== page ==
Thanks for that Bill - I totally agree with your point of view. I realise that minor cracks are due to crushing of grain fibers due to excessive humidity ...I was thinking more about the huge cracks (that you could post mail through) where the soundboard has completely lost any crown, leading to structural failure. In any case the fact remains that when a soundboard shrinks or swells, it will go wildly out of tune.
Posted By: partistic Re: Why does a piano go out of tune? - 07/18/11 06:12 PM
How much crown does a typical piano have? How much higher is the point where the strings pass over the bridge from the point in the same place when the strings would go in a straight line?

Then I could calculate how much losing all the crown would change the tension, length and diameter of the strings, and then also the pitch.
Posted By: UnrightTooner Re: Why does a piano go out of tune? - 07/18/11 06:30 PM
Crown and downbearing are two different things.
Posted By: partistic Re: Why does a piano go out of tune? - 07/18/11 06:44 PM
Could you elaborate? I guess what I mean is that how much the point where the strings attach to the bridge could lower.

Also, what would be an average speaking length and diameter to use for example for an A4 string? Speaking length is around 55 cm I think but I don't have anything to measure the diameter with.
Posted By: beethoven986 Re: Why does a piano go out of tune? - 07/19/11 03:15 AM
A PTG conspiracy so tuners can stay employed.
Posted By: antonZanesco Re: Why does a piano go out of tune? - 07/19/11 06:16 PM
if I may add to the portfolio , thank you.
the variations of building a board are numerous and the
results therefore are too.
the cracking has differnent reasons, depending on
climat, downbearing/tension, quality of wood/selection
etc.
england is a climat where boards swell easely and the
technicans have to deal with that in a very different
way then a technician in arizona.
I replaced a soundboard in a Knabe 120 years old
and was asked to see if I could copy the soft and velvety nature of this sound.
the ripps were crowned to 1cm !!! and the board was
was 7mm thin all around.
but the cracks were everywhere.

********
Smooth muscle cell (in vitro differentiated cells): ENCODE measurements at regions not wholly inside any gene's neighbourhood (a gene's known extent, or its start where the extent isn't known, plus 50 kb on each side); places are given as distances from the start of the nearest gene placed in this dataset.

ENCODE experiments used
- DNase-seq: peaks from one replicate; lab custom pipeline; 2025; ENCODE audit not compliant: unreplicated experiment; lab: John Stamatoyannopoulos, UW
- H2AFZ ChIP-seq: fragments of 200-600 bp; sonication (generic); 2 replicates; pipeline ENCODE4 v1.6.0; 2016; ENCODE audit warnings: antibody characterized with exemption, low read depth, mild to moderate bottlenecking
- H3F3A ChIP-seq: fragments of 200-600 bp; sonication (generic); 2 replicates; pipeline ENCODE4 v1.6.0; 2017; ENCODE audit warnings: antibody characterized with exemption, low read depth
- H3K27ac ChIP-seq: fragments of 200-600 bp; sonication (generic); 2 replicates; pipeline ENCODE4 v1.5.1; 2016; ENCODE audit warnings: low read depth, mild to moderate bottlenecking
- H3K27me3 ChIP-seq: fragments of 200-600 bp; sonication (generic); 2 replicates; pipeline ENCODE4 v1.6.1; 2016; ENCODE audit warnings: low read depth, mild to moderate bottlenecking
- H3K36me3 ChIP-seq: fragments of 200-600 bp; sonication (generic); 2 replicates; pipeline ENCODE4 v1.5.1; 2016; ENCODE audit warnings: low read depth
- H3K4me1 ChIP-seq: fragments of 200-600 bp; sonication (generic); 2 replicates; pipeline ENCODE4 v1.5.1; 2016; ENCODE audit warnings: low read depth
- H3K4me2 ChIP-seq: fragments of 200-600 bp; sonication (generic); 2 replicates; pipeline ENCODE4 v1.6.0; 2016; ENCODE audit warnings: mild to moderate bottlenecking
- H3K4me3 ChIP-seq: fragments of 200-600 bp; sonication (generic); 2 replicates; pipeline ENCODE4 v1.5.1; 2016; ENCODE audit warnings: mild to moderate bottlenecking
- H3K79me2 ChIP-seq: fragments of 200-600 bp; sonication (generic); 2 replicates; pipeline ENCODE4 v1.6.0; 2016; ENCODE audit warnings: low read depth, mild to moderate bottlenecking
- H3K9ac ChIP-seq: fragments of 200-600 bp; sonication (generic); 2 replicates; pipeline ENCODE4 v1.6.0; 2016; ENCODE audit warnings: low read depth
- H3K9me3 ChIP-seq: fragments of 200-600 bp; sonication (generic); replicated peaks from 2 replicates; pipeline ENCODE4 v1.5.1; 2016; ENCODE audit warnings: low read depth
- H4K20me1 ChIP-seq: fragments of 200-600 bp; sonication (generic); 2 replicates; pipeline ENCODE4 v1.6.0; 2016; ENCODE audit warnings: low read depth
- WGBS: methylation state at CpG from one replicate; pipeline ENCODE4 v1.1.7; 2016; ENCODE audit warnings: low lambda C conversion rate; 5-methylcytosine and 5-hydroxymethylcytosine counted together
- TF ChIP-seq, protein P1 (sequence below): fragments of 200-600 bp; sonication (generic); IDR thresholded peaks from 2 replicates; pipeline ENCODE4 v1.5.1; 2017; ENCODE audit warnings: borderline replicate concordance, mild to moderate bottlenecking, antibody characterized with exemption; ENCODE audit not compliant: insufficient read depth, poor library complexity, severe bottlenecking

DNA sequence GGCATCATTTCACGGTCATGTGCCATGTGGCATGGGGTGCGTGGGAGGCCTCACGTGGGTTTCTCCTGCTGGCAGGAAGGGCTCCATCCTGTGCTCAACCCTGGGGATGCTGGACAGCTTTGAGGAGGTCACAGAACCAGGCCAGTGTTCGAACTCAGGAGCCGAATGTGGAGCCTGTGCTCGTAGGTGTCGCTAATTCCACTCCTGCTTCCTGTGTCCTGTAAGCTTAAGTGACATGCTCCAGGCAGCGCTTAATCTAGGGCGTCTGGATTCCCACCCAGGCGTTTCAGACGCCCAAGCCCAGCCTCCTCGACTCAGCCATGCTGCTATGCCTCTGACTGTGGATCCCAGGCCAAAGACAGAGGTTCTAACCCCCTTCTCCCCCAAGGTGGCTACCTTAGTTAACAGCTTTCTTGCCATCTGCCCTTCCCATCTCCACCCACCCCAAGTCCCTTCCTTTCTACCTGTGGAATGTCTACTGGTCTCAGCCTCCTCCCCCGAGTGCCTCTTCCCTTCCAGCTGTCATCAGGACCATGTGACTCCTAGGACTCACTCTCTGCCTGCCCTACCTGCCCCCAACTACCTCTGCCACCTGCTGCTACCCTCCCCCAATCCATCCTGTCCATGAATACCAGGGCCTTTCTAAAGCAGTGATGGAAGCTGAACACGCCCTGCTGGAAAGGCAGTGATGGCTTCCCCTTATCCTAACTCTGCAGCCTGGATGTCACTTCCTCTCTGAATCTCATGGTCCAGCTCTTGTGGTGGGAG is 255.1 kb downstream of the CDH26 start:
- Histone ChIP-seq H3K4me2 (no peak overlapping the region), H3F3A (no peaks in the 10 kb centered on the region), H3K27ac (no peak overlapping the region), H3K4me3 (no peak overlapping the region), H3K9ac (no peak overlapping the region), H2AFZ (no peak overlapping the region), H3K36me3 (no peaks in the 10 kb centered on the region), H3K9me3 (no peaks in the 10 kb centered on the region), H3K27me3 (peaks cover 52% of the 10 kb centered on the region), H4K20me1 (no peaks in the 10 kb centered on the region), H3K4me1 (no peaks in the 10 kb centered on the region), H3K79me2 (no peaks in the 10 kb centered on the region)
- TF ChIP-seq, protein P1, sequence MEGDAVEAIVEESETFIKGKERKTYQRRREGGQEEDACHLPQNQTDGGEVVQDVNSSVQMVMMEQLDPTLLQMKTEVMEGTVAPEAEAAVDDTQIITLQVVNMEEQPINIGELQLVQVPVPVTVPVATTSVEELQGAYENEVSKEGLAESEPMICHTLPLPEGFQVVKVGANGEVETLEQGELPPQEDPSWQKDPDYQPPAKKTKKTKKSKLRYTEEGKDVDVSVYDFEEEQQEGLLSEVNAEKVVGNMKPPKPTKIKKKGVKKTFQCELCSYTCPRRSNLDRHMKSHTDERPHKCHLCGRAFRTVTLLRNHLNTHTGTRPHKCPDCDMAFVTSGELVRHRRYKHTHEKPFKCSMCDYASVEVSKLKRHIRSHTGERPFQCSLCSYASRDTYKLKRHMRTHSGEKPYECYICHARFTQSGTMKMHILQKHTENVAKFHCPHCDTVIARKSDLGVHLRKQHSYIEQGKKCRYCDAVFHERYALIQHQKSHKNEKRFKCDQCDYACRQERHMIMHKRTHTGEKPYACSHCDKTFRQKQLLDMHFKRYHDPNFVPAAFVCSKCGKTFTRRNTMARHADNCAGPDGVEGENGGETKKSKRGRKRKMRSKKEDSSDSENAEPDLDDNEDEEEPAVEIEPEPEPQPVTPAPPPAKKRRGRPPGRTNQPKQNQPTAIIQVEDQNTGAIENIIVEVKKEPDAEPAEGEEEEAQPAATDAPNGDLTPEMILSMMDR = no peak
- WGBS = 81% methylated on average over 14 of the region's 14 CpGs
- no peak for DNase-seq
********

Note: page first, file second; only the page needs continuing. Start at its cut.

I replaced a board in a Ronish 125 years old and the crown was 4 mm and the board was 9 mm in the treble and
7 in the bass. in another grand the ripps were FLAT.
they have been glued with the prinicple of "one sided
gluing, which should have little downbearing.
the last one did not have cracks, but was 85 years old.
all boards had good material. even colored, grained etc.
seems like lots of tension will eventually take its
prisoner. i glued a board together with mateial from one log ! but had to replace on small section later
when I noticed a number of inperfections . the replacement board was 3 years less cured and cracked later.
just a few thoughts that could shed some light n the reasons of cracking soundboards. ( there are more ! )
Posted By: antonZanesco Re: Why does a piano go out of tune? - 07/19/11 06:41 PM
but their relation is essential !
Posted By: antonZanesco Re: Why does a piano go out of tune? - 07/19/11 06:46 PM
there are reasons and they vary from climat to climat.
a pdf file is available for serious tuners that have
their customers best interrest in mind.
Posted By: antonZanesco Re: Why does a piano go out of tune? - 07/19/11 06:50 PM
some big cracks occur close to the glue jonts which inticade too much pressure in the gluing process.
crushing the softer summer fibers.
Posted By: partistic Re: Why does a piano go out of tune? - 07/20/11 04:37 PM
If a string has a total length of 70 cm, 5 cm above the v-bar, 50 as the speaking length and 15 cm after the bridge, and the string goes over the bridge 1 cm higher (reasonable?) than it would if it would go in a straight line, then the overall length of the string would decrease by about 0,43 mm when it loses all downbearing. If the tuning pin's circumference is 2 cm, then losing the 1 cm downbearing should be equal to turning the tuning pin 0,43/20*360=7,74 degrees.

How much does turning the tuning pin 7,74 degrees change it's pitch?

Using Young's modulus and if the string's diameter is 0,85 mm and frequency is 440 hz, I get that the pitch would go 76 cents flat if the pin is turned roughly 7,74 degrees counterclockwise. Could that be believable or is that too much? How much turning of the pin would you guys say it takes to change the pitch of a note in the middle range by a semitone?
Posted By: UnrightTooner Re: Why does a piano go out of tune? - 07/20/11 04:58 PM
That may be about right as a ballpark figure. On bass strings, one third of a turn (120 deg) is about an octave. So around 10 deg per semitone if we are thinking linearly... So sure, 7.5 degrees might be something like 75 cents.